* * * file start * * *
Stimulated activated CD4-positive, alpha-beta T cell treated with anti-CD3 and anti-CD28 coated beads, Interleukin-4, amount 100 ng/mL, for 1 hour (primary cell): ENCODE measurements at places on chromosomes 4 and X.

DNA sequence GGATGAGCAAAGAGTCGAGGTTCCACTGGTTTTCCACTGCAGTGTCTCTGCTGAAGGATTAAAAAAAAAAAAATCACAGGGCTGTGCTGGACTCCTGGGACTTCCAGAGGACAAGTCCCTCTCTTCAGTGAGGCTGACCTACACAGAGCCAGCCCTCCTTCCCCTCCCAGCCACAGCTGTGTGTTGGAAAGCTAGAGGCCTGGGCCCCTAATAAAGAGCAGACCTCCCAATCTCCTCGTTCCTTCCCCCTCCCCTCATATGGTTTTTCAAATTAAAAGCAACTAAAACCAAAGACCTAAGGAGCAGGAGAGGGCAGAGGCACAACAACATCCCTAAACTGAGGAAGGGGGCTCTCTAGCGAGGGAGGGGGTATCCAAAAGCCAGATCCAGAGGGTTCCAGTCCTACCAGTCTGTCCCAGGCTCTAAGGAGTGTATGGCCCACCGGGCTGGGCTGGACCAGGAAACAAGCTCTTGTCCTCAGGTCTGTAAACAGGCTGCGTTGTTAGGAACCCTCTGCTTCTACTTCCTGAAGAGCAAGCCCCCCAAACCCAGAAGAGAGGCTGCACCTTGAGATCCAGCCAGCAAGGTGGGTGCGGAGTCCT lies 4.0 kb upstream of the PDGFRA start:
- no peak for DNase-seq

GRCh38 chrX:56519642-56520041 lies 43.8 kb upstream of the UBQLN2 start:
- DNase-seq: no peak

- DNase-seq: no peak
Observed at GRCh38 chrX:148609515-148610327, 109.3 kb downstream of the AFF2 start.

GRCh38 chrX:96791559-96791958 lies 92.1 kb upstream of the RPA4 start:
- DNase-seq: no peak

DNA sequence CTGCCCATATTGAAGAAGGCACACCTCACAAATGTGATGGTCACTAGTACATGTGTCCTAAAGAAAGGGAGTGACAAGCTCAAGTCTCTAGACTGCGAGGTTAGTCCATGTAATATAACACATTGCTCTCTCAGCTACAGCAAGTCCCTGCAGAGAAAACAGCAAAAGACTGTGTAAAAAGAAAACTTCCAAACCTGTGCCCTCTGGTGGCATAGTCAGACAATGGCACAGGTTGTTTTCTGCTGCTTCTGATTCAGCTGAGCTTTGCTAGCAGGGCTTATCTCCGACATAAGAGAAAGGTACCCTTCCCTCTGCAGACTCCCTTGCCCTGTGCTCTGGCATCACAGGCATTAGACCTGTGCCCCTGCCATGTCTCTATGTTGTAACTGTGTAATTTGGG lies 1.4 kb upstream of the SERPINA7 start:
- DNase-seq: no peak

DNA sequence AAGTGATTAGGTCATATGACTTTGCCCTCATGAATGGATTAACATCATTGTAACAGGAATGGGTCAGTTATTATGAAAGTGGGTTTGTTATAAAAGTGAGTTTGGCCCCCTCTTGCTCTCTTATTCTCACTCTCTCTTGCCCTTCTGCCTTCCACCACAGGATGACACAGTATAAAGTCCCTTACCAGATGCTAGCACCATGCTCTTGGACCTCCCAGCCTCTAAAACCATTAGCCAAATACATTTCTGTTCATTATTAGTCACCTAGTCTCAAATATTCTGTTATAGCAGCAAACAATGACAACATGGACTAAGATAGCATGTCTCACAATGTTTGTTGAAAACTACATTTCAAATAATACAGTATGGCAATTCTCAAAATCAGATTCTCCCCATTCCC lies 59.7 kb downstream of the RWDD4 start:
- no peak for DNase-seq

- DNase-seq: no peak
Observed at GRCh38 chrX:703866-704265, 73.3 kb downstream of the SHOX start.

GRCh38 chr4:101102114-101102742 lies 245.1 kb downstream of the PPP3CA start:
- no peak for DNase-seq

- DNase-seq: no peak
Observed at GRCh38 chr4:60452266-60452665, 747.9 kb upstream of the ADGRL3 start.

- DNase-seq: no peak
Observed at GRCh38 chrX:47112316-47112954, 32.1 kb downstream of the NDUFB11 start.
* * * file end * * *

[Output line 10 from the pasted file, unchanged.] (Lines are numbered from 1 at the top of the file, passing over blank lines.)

DNA sequence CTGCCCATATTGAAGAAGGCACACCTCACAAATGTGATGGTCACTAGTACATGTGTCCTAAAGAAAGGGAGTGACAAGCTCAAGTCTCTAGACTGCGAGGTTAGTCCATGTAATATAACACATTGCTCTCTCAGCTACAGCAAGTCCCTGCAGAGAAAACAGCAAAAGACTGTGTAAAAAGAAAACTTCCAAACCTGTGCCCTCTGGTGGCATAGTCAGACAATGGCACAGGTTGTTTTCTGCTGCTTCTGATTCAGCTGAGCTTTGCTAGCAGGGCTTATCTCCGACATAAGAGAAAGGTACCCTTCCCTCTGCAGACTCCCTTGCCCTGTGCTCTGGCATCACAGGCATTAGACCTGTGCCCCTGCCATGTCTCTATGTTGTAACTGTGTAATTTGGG lies 1.4 kb upstream of the SERPINA7 start: